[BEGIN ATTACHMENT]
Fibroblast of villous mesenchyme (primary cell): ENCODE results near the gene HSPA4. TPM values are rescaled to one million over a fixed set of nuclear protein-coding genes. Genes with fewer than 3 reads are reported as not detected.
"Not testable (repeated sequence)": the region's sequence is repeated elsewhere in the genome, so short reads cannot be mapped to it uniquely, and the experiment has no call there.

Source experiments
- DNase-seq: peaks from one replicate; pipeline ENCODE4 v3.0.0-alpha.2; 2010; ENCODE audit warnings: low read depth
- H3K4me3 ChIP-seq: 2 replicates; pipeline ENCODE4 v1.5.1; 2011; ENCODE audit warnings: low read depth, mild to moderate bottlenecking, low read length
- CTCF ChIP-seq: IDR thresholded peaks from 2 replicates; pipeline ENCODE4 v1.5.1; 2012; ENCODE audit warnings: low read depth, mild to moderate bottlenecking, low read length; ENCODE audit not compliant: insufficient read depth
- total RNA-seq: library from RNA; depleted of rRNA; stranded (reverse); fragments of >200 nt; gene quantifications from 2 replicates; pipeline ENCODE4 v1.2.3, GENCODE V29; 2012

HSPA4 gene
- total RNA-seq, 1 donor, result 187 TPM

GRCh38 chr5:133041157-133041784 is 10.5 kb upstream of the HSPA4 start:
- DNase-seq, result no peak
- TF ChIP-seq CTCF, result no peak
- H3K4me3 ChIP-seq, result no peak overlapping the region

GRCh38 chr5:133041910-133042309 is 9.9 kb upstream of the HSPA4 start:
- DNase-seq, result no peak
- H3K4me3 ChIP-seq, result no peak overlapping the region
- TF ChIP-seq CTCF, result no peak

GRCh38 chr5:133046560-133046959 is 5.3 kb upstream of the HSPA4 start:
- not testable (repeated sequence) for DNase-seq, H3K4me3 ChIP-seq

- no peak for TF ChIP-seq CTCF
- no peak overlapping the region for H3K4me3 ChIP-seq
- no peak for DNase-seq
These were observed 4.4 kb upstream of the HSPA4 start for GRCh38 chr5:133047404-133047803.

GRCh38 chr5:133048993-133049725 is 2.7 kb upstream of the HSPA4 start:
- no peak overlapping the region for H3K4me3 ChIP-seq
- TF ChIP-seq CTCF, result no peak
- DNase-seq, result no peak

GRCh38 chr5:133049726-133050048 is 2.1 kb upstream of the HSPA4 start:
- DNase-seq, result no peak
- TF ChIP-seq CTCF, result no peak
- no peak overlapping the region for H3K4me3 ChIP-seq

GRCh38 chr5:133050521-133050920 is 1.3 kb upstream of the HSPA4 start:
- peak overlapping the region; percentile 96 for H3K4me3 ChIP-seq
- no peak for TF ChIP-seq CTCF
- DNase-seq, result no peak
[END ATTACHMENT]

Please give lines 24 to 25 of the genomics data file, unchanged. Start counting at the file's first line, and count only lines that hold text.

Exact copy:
GRCh38 chr5:133048993-133049725 is 2.7 kb upstream of the HSPA4 start:
- no peak overlapping the region for H3K4me3 ChIP-seq